“A Grave Talent” by Laurie R. King
Synopsis: This gripping debut of the Kate Martinelli mystery series won the Edgar Award for Best First Mystery, generating wide critical acclaim and moving Laurie R.King into the upper tier of the genre. As “A Grave Talent” begins, the unthinkable has happened in a small community outside of San Francisco. A string of shocking murders has occurred, each victim an innocent child. For Detective Kate Martinelli, just promoted to Homicide and paired with a seasoned cop who’s less than thrilled to be handed a green partner, it’s going to be difficult case. Then the detectives receive what appears to be a case-breaking lead: it seems that one of the residents of this odd, close-knit colony is Vaun Adams, arguably the century’s greatest painter of women, a man, as it turns out, with a sinister secret. For behind the brushes and canvases also stands a notorious felon once convicted of strangling a little girl. What really happened on that day of savage violence eighteen years ago? To bring a murderer to justice, Kate must delve into the artist’s dark past — even if she knows it means losing everything she holds dear.
2 out of 5 stars
I didn’t like this very much at all.
To be honest, I’m not sure why I finished this book. I felt like I HAD to for some reason, as it features a lesbian main character. I felt that I needed to read something written about one of my people, you know?
Let’s begin with what I did like: The premise. It had a lot of promise. There is a serial killer of children outside of San Francisco and all leads seem to point to a reclusive painter that lives in an off the beaten path colony. The painter was convicted and served time for the killing of a child in her care and has since removed herself from society.
The two detectives assigned to the case are an older cop, with years of experience and a newly minted rookie detective with fresh eyes. That’s Martinelli. And, that’s it.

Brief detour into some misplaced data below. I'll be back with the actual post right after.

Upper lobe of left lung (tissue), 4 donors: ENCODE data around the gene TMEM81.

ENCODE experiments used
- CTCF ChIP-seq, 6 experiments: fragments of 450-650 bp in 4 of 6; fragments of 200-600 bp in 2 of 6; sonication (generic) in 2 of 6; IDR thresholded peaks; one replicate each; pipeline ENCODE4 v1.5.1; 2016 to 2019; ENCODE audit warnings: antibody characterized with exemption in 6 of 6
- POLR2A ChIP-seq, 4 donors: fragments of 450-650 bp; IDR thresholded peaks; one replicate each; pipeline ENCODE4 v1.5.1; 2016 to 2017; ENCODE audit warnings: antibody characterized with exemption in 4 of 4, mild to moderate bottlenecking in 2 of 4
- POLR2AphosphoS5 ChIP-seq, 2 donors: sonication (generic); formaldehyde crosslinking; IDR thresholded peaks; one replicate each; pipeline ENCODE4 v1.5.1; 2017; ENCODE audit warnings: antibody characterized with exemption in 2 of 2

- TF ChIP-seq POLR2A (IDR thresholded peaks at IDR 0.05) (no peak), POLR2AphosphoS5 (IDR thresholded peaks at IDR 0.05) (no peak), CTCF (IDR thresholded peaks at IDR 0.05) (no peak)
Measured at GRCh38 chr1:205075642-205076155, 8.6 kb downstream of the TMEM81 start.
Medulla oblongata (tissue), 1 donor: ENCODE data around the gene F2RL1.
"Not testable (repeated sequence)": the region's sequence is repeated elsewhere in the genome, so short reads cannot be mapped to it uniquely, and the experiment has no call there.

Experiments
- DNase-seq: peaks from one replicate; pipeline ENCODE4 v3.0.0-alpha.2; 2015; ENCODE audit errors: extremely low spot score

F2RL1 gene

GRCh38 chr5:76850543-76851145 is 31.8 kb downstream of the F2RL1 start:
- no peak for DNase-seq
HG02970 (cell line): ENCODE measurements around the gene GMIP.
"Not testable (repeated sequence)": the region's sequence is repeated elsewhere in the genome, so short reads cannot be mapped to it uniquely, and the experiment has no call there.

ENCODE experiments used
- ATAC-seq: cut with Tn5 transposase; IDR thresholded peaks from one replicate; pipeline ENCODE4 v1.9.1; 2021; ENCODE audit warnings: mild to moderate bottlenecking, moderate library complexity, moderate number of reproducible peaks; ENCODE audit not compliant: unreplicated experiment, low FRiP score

Now, the list of what I didn’t like: The language read as European to me. I kept getting confused and forgetting that the story was set in California as it didn’t read that way at all. The phrasing was off, or maybe just extremely condescending.
The story meandered for a while in the middle, which is one of the worst sins a writer can commit in my opinion. I need that hook in the beginning to grab me right away but then you have to keep my interest. I ended up reading another book in the middle of this one (which will not be reviewed here as it’s extremely taboo) just to break the tedium.
Lastly, the attitudes of the characters. Martinelli is an EXTREMELY closeted lesbian. I mean extreme to the point that her work friends know her as Casey and her real life friends know her as Kate. And never the two shall meet. It’s odd. Even though the book is set in 1992, it’s also set in San Francisco. Kind of a LGBTQIA mecca, especially during the 90s. Martinelli says something to the effect of that she doesn’t want to be the representative of the Leather Dyke Brigade for the police force – I probably have the exact phrase wrong but it was odd to read a lesbian character who displayed such homophobia.
Also, there was one therapist who was just a creep. We found him in bed with his client, just sleeping, as part of the therapy and no one found anything wrong with that. Nope. So much no.
I finished it. That’s really all I can say about this book other than my overwhelming disappointment.
Cover – it’s a bridge. Seriously?